Responsibility was taken by all who got tested twice. A great effort.

                    • Incognito

                      The school was not the problem. It was the actions of a couple of individuals. You claim a 14 day bubble would have made a difference. I beg to differ. You want to penalise the large majority that complied by the rules for the actions of a few. That’s just silly and will backfire in the long run.

                    • Treetop []

                      It is not about penalising those who did the first round of Covid tests or the second round of Covid tests. It is what the science said about the first round of tests.

                      If the first round of Covid tests were enough the second round of Covid tests for the casual plus classifications would not have been required.

                      Even if there was no breach under the first level 3 lockdown I do not think there was enough certainty that the first round of Covid tests could eliminate a positive case turning up before day 14.

                      As it is the high school has had disruption of education for 3 weeks.

                      Maybe making sure students have an internet connection is the productive way to go when the situation is not clear.

    • shanreagh 4.3

      Could you put a link up re this boarder please.

      Found it but my computer playing up and cannot link. While the family did not disclose his existence he himself advised his employer, Chorus, who notified the authorities. He is self isolating at the place he boards. He is a door to door salesperson for Chorus. One negative test so far and hopefully another will follow. Mind boggling if the person had been positive.

  5. Treetop 5

    I was awake before the earthquake struck. It was a long rolling one. Pleased it did not gather more momentum.

    • Sabine 5.1

      There were three total earthquakes, and there is now a full evacuation order for downtown Whangarai, and the East coast from Matata to Tologa Bay, and Great Barrier Island.

      All of this can be found on the NZ Herald Live blog.

      • Treetop 5.1.1

        I needed to be specific the 2.30 am one. As for the other two they were not felt.

  6. Ad 6

    OK so warning this is a longer read.

    But for those who like absorbing patterns of climate and human interaction with them over millennia, the long historical analogues are pretty intense:

    https://www.theatlantic.com/magazine/archive/2021/03/extreme-climate-change-history/617793/

    • Robert Guyton 6.1

      Thanks (I think!) Ad – brilliantly written and enormously sobering. He ends encouragingly (?) but he certainly turns up the temperature on the issue. What a film that would make!

  7. Reality 7

    The language difficulties for some in south Auckland are understandable to a degree but given people have to organise a bank account and operate it, organise a power supplier and pay the bill, go to a job, and deal with all sorts of other day to day necessities, language surely can't be an insurmountable issue. If in doubt, ask someone be it a neighbour, friend, relative.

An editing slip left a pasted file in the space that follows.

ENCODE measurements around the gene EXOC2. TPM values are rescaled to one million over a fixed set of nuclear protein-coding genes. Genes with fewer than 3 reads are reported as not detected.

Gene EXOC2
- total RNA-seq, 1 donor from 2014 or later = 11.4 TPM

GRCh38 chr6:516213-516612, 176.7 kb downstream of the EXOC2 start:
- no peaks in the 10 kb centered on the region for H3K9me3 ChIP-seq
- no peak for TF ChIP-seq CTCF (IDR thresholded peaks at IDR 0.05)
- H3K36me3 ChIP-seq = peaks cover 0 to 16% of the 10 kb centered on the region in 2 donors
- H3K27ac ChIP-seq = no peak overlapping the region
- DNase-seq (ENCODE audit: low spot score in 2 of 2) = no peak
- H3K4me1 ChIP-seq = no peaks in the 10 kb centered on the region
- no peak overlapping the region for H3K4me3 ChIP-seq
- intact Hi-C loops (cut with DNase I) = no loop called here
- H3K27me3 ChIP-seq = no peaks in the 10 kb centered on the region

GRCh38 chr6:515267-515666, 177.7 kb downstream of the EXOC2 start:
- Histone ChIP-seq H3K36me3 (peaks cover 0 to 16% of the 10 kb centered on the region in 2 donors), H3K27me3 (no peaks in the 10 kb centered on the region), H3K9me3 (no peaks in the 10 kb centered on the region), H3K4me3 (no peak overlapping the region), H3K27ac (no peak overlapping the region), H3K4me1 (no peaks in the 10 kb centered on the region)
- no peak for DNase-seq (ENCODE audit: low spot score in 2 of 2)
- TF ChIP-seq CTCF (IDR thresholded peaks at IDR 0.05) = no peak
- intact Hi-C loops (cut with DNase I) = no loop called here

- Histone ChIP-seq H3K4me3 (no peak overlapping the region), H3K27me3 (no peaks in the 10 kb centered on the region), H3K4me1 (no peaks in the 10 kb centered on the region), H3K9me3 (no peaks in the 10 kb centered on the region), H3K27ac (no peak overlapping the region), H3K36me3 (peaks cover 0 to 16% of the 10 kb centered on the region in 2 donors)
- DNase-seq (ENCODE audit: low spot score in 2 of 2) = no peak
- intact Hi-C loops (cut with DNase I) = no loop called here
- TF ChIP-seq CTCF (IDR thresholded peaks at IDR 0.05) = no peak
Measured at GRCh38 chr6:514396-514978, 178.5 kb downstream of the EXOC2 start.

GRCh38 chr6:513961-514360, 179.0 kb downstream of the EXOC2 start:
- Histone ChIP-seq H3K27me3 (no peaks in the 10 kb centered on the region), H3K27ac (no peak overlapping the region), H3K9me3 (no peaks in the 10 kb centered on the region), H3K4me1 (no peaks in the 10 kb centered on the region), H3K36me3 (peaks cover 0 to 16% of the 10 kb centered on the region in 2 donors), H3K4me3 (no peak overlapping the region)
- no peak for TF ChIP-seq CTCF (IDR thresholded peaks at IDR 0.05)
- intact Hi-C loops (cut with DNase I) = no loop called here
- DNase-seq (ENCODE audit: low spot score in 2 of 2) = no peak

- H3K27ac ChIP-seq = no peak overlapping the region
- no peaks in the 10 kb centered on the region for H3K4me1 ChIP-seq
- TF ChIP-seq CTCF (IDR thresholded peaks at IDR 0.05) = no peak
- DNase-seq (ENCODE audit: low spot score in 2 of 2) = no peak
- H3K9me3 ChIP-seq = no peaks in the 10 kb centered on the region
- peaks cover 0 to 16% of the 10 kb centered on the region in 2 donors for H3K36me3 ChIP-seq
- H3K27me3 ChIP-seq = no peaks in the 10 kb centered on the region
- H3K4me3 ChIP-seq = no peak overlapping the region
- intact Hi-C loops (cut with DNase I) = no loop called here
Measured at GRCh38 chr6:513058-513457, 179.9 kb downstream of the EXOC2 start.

8. Adrian 8

    If there is a God then she has a wicked sense of humour, where do those poor Covid refugees from Auckland go to now that their beach houses are uninhabitable.

    [Fixed same typo in user name again]

    • Incognito 8.1

      [Fixed same typo in user name again]

    • Sabine 8.2

      you mean people that intentionally break Lockdown 3 rules, rather then 'refugees'?

      That word implies that they must leave town because ……not that they are running away from not being able to eat out, go to the gym and have standard normal fun?

  9. Sanctuary 9

    Wonder if Billy TK is evacuating or he thinks Tsunamis are a hoax.

    • Incognito 9.1

      Tin foil hats are a good protection against 5G and 8.1 M earth quakes.

      • solkta 9.1.1

        No need for a tinfoil hat for

        5G

        when you can get a pill from

        Jami-Lee:

        https://www.stuff.co.nz/national/health/124069747/jamilee-ross-behind-anti5g-supplement-business

        • Incognito 9.1.1.1

          Where I live, there are bouts of 3G-indigestion with the occasional sharp stabbing 4G-migraine. I’ll die of old age before 5G-cancer kills me. JLR can stick those pills up his arms.

          • Andre 9.1.1.1.1

            Did Jami-Lee's partner in scam tickle any memory cells? Michael Kelly?

            • Incognito 9.1.1.1.1.1

              TBH, I had not read the link and still don’t intend to.

              Yes, that commenter rings a bell. Turns out I banned him permanently in June last year for falsely claiming that Jacinda Ardern was (going to) pursue a “Forced Vaccination Agenda”. The ban was subsequently challenged in the back-end because it was seen as stifling debate on vaccination, which is an important topic; it was never followed up though. Looking back at it now, I’m happy I let the ban stand 🙂

              • Andre

                Kelly's efforts here certainly appeared to be more of an attempt to set the stage for a sales effort than any kind of good faith attempt to debate.